The hard, mathematical truth was that Andre Johnson was going to be extremely expensive (roughly a $16 million salary cap hit) if he remained with the team in 2015. The more subjective, more harsh truth was that Andre Johnson's skills were diminishing after a (for him) pedestrian 2014, in which DeAndre Hopkins evolved into the clear-cut lead wideout for the Texans.
Johnson was reportedly told by Texans head coach Bill O'Brien in one of their final sit-downs that he viewed the future Hall of Fame candidate as a "40-catch guy" for the Texans in 2015. Johnson disagreed, and it was at that point a formality for the team to release him. Unfortunately for Johnson, O'Brien's scouting report was razor sharp, as Johnson had 41 catches for the Indianapolis Colts in 2015. The Colts would release him one year into a three-year deal, and Johnson would finish up his career by calling it quits midway through the 2016 season as a Tennessee Titan.
There is plenty of irony wrapped up in Johnson, the first true Houston Texans "great," taking his final NFL snaps as a member of the zombie version of the Houston Oilers. Fortunately, whatever wounds were there when O'Brien and Rick Smith let Andre go in March of 2015 healed quickly, as Johnson was immediately welcomed back into the Texans family, even showing up on the sidelines at games late last season.
He was born and raised in Miami, but Houston is now home for Andre Johnson. It's where he is building his dream house, and as of Monday, it's where he will officially retire. As first reported by John McClain of the Houston Chronicle, Andre Johnson will sign a one-day contract on Wednesday this week that will allow him to officially retire as a member of the Houston Texans:
Texans are signing WR Andre Johnson to a one-day contract Wednesday so he can officially retire as a Texan. They'll honor him at some point.— John McClain (@McClain_on_NFL) April 17, 2017
In the news release sent out by the Texans on Monday, we were able to relive the statistical giant that Johnson was, despite being hitched to some of the most uneven quarterback play in the league throughout the course of his decade-plus as a Texan:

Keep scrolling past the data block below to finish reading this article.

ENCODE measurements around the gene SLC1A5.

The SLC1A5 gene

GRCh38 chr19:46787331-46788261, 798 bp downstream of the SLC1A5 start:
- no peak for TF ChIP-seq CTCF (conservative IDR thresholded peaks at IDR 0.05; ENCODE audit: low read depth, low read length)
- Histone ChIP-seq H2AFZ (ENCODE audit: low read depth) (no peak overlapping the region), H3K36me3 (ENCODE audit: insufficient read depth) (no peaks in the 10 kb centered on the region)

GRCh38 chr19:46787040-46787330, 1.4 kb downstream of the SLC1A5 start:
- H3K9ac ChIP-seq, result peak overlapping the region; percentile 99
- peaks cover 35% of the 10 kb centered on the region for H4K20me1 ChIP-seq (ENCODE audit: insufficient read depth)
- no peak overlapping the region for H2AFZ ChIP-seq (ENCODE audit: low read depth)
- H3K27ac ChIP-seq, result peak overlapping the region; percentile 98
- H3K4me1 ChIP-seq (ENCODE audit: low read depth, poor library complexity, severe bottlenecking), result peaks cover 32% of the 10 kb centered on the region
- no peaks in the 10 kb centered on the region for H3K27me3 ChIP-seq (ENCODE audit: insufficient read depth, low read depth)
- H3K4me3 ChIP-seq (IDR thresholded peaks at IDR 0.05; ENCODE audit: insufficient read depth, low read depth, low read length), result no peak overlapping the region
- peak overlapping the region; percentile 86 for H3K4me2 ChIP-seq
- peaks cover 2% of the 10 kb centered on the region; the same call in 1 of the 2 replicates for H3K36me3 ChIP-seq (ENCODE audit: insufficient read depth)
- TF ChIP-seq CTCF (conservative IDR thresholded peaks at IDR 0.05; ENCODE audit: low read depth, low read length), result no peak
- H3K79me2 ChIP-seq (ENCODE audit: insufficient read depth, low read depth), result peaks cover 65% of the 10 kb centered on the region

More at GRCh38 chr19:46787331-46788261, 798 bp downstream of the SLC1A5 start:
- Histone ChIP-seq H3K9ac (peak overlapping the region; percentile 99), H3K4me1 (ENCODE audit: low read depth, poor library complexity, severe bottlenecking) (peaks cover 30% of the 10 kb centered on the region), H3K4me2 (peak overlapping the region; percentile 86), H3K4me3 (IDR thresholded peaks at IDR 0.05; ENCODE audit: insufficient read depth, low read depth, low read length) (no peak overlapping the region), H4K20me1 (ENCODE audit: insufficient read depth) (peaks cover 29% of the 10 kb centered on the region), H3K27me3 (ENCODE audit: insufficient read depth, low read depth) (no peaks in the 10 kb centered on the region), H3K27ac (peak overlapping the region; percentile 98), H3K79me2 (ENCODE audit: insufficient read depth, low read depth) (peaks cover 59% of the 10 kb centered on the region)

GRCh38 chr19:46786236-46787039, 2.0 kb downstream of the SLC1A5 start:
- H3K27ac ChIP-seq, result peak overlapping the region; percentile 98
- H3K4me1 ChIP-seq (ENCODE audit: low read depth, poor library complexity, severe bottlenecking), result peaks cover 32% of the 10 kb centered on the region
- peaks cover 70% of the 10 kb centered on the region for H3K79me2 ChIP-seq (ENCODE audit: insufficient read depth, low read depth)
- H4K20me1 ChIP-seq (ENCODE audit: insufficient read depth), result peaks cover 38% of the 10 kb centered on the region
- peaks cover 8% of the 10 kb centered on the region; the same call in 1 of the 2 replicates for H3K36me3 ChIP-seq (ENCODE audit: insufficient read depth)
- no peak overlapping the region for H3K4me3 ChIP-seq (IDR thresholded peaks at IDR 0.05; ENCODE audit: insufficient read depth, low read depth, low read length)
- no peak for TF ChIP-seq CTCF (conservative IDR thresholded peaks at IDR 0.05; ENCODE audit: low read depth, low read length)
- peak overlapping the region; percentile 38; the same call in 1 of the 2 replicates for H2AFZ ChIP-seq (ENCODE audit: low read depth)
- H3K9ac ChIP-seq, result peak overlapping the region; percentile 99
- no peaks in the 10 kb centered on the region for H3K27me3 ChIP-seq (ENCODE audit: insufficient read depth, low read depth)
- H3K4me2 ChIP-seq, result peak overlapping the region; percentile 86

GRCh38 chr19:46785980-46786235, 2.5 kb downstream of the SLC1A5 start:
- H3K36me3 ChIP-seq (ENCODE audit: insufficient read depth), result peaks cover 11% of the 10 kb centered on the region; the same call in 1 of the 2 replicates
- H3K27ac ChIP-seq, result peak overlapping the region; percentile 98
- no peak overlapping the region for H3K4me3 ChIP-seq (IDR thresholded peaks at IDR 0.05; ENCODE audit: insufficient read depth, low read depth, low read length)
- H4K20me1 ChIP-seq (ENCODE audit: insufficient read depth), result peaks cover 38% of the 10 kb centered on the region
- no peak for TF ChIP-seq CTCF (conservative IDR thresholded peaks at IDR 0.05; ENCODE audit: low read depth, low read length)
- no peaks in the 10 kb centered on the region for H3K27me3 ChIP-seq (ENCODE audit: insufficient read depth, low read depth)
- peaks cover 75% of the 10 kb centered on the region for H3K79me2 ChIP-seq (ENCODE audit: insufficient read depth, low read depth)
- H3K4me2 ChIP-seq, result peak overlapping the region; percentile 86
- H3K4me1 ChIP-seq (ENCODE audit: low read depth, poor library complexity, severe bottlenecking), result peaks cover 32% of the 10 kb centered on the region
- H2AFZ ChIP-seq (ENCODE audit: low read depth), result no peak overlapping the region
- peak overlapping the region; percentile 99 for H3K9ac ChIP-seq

Johnson spent the first 12 seasons of his career with the Texans after being drafted third overall in the 2003 NFL Draft out of the University of Miami (Fla.). He is the franchise’s all-time leader in nearly every receiving category including career receptions (1,012), receiving yards (13,597), receiving touchdowns (64) and 100-yard games (51). Johnson also holds numerous individual game records for the Texans, including most receptions (14), receiving yards (273) and receiving touchdowns (three) in a game.
Johnson played and started 169 games for the Texans from 2003-14 and led the team in receptions and receiving yards in 10 of those seasons. He set the single-season franchise record for receptions with 115 in 2008 and receiving yards with 1,598 in 2012. Johnson also had a stretch of 133 consecutive games played with a reception (11/6/05 to 12/21/14) and scored 64 career touchdowns with the Texans, second most in franchise history.
As McClain alludes to, the team will find some way to honor Johnson during the upcoming season. Whether it's retiring his number 80, or making him the first ever member of a team "ring of honor," that all remains to be seen. This is uncharted territory for the Houston Texans. They're 15 years old now, and they finally have a retiring player worth feting with a ceremony, a celebration and a possible number retirement.
Whatever the case, one thing is undoubtedly clear — Andre Johnson, despite a somewhat tumultuous departure in 2015, is back, and he is a Houston Texan for life. And yes, the Texans finally made a signing this offseason that all Texans fans can celebrate.
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